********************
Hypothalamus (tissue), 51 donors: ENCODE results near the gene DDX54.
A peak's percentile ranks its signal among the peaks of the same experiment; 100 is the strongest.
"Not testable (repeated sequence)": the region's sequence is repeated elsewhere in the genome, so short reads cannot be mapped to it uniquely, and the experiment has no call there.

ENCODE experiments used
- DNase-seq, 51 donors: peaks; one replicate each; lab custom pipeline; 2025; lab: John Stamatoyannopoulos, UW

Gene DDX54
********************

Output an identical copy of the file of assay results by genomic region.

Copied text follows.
Hypothalamus (tissue), 51 donors: ENCODE results near the gene DDX54.
A peak's percentile ranks its signal among the peaks of the same experiment; 100 is the strongest.
"Not testable (repeated sequence)": the region's sequence is repeated elsewhere in the genome, so short reads cannot be mapped to it uniquely, and the experiment has no call there.

ENCODE experiments used
- DNase-seq, 51 donors: peaks; one replicate each; lab custom pipeline; 2025; lab: John Stamatoyannopoulos, UW

Gene DDX54